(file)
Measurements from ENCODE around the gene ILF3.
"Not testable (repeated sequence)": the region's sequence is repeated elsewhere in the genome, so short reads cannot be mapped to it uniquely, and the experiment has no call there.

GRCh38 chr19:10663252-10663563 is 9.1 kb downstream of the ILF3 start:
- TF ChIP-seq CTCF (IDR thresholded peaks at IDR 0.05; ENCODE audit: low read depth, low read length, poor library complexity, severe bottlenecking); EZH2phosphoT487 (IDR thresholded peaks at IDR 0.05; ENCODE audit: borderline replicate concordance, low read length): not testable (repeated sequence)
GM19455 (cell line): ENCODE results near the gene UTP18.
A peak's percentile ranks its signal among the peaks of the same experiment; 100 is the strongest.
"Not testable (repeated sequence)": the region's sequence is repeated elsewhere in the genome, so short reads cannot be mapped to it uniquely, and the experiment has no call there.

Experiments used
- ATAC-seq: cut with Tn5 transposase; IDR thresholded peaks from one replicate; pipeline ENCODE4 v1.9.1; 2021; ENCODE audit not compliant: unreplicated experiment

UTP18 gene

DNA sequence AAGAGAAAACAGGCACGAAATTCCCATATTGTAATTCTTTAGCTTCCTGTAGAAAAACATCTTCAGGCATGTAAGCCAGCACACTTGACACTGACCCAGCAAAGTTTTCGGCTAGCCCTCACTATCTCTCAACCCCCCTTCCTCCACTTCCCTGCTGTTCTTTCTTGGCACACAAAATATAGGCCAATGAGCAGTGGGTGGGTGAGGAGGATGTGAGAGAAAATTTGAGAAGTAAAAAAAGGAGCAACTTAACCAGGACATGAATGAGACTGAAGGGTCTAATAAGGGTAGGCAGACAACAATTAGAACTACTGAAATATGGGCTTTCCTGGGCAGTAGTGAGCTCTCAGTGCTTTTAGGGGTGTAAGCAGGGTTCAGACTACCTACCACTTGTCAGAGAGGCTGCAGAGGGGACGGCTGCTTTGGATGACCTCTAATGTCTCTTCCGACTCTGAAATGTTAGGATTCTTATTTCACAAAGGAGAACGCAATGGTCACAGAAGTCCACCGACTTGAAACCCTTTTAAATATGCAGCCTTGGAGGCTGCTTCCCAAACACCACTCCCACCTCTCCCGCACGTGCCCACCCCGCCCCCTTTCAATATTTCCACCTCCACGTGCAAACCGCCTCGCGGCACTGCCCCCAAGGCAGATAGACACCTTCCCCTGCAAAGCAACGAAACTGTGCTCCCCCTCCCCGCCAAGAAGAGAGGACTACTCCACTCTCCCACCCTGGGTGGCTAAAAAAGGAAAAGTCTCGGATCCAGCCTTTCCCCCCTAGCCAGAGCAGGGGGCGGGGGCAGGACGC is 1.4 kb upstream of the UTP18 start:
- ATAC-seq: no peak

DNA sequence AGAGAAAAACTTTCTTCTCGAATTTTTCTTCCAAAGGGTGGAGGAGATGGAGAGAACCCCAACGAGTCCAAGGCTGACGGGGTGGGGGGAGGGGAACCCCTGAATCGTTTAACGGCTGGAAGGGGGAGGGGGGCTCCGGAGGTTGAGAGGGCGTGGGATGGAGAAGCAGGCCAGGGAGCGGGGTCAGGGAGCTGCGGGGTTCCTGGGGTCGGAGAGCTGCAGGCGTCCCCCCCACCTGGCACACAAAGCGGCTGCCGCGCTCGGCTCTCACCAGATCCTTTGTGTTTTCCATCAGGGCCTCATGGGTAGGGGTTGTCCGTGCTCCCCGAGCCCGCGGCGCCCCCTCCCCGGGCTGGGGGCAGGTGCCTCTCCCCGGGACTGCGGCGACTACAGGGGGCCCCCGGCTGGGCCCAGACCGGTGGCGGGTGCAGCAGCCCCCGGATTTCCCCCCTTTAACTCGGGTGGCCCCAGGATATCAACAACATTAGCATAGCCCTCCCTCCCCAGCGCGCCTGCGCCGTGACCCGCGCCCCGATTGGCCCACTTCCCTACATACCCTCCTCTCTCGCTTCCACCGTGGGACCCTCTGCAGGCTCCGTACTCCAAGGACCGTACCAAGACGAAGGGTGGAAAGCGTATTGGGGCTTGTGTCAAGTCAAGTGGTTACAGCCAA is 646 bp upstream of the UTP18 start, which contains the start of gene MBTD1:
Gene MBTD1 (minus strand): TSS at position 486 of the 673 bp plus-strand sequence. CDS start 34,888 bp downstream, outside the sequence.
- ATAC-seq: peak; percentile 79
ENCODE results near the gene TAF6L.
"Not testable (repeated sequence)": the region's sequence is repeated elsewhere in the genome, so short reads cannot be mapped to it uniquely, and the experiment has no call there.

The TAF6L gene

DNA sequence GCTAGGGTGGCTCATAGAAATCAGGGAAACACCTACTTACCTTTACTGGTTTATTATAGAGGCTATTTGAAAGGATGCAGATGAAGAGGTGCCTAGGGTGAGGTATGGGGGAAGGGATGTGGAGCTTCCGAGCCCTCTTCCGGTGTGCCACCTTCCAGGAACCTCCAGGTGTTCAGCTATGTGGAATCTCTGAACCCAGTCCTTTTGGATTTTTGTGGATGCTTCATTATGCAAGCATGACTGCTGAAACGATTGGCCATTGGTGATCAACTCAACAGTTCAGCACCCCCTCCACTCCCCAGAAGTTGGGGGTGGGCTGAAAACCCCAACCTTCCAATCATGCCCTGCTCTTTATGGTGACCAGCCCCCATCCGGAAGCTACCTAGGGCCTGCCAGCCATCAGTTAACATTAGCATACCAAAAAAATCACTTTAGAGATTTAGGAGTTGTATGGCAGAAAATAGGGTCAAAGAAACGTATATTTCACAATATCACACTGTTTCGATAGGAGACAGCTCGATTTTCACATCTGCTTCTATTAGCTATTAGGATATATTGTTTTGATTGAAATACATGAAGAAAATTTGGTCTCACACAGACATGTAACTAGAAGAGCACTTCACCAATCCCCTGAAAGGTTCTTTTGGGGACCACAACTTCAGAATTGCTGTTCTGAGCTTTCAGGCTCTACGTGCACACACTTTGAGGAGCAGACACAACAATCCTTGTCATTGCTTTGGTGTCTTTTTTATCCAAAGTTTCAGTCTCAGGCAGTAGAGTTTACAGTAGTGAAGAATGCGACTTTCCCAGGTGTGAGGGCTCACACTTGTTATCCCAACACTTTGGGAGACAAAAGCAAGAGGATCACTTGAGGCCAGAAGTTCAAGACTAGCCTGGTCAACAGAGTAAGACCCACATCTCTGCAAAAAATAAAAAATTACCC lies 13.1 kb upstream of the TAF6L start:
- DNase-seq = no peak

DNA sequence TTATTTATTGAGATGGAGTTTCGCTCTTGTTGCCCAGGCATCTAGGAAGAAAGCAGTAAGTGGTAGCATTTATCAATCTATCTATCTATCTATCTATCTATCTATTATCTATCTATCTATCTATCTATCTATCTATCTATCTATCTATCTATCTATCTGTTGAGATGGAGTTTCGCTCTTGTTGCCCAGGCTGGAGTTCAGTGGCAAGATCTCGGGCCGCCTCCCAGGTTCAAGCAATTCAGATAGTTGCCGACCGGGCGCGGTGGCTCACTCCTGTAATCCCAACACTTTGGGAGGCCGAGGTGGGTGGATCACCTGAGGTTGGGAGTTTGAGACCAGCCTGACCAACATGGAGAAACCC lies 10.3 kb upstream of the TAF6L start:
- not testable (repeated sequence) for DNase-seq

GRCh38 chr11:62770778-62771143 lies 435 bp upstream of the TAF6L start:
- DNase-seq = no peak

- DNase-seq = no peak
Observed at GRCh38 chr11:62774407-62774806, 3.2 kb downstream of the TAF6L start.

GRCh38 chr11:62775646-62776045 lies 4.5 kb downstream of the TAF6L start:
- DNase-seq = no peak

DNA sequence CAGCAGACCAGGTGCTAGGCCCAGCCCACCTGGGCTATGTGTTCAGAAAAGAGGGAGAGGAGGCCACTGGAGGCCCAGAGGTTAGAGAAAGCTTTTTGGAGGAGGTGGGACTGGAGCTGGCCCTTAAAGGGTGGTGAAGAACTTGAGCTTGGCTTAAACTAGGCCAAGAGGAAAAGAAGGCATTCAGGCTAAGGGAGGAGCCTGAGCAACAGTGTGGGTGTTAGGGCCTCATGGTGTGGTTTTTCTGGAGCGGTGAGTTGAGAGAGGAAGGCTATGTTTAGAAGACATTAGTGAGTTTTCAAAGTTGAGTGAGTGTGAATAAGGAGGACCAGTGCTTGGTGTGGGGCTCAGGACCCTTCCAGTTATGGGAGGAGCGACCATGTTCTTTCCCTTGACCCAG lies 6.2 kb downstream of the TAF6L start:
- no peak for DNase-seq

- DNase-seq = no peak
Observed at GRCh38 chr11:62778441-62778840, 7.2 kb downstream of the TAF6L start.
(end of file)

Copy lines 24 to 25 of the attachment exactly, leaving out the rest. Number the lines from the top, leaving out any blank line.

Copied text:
- DNase-seq = no peak

- DNase-seq = no peak